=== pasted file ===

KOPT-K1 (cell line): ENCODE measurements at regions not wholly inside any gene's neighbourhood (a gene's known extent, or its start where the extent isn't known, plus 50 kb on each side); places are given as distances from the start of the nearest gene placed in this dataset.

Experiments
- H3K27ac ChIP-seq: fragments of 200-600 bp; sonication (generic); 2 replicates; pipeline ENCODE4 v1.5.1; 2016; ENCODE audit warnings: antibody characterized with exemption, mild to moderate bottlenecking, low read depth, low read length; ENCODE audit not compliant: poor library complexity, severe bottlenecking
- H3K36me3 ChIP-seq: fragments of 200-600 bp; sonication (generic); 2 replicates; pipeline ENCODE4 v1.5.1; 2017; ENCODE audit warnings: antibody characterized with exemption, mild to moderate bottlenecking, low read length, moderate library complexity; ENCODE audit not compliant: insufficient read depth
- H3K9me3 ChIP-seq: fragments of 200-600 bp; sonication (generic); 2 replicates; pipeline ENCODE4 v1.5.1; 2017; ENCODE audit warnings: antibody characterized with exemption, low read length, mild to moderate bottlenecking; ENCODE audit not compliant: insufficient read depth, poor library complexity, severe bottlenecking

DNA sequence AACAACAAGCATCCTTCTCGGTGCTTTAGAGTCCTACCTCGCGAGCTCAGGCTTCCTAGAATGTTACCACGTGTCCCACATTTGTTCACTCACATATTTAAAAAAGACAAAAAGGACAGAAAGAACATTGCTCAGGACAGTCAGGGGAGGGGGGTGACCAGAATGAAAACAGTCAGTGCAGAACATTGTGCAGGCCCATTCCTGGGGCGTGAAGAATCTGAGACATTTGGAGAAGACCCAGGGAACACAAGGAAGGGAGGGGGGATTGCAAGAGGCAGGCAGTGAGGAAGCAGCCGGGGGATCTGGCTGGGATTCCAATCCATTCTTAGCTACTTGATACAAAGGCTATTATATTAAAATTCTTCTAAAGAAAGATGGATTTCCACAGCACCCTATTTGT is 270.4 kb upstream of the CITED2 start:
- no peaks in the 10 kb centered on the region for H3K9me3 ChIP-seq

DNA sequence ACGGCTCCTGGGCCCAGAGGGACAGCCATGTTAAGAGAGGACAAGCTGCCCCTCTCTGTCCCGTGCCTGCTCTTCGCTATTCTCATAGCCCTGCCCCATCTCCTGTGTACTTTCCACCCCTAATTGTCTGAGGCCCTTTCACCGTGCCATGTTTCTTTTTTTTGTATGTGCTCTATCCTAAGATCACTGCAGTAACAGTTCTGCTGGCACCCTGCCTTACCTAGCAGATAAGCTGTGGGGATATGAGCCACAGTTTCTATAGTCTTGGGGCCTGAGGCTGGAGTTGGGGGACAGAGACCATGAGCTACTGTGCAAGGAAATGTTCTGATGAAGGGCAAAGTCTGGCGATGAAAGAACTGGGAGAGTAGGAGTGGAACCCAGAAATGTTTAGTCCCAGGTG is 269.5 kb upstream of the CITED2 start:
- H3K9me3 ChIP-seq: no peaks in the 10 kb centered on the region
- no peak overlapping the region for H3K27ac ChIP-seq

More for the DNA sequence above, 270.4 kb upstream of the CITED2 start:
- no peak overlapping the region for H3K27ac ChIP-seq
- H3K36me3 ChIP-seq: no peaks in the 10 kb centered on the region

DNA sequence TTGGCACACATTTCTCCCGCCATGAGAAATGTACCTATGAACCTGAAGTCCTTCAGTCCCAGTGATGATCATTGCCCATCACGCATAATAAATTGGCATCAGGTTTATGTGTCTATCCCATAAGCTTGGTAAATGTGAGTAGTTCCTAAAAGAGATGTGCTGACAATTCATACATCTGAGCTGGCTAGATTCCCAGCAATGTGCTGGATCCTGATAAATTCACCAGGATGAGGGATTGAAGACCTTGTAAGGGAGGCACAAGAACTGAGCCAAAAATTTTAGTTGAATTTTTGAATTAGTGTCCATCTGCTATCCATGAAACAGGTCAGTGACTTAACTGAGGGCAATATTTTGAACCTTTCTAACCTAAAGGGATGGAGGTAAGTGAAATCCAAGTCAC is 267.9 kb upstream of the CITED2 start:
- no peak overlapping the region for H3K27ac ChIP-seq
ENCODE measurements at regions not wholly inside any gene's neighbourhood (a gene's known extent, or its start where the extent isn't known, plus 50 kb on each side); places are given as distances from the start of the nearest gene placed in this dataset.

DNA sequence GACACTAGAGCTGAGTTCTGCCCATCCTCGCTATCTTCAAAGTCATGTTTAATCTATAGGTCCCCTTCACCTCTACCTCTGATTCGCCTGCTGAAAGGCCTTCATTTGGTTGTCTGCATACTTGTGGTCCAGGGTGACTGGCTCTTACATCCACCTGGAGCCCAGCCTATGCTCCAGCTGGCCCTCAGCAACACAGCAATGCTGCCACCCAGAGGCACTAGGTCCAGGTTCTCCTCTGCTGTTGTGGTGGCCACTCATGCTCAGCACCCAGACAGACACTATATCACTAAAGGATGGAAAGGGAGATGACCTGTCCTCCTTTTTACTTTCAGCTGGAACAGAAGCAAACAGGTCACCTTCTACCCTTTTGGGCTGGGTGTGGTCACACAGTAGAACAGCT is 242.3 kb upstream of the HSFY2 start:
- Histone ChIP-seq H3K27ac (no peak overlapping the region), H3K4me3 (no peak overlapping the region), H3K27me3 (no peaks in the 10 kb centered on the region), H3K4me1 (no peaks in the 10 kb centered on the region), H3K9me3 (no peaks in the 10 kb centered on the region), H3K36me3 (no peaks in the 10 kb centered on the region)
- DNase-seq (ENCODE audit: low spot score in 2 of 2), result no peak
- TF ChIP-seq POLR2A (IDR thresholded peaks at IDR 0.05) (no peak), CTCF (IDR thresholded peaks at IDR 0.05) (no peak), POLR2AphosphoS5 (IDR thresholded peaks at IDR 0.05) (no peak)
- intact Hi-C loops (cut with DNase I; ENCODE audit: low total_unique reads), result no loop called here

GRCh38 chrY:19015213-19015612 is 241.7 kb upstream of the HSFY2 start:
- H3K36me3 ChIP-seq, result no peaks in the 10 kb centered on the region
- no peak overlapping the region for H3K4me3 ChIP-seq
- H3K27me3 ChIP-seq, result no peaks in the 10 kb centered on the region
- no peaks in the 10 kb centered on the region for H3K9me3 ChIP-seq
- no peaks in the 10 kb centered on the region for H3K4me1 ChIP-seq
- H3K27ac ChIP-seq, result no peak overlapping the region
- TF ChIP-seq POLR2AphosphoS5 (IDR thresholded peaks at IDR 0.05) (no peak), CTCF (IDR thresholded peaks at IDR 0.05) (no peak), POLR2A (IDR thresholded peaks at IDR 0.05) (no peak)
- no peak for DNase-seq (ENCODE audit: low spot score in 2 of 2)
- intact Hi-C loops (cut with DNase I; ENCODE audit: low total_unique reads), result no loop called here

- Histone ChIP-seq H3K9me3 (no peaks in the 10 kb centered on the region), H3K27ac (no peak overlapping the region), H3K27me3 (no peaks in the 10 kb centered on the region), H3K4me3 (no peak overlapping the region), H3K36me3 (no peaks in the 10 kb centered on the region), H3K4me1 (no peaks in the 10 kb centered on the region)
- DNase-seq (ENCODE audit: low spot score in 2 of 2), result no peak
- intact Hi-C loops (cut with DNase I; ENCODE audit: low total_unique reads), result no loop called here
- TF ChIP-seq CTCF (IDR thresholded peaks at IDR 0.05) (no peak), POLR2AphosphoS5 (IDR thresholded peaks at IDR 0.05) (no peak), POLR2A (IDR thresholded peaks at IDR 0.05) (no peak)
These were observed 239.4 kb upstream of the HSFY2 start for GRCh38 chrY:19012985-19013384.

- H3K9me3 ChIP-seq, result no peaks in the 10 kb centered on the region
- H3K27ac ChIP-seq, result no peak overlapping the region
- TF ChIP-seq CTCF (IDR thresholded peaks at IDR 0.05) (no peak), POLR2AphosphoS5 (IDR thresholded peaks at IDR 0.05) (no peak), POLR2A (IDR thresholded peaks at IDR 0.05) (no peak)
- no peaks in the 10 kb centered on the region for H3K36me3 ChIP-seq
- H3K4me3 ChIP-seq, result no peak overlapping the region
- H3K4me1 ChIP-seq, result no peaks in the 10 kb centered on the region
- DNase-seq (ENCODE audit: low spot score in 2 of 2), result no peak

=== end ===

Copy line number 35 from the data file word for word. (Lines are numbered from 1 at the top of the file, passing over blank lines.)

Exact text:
- TF ChIP-seq CTCF (IDR thresholded peaks at IDR 0.05) (no peak), POLR2AphosphoS5 (IDR thresholded peaks at IDR 0.05) (no peak), POLR2A (IDR thresholded peaks at IDR 0.05) (no peak)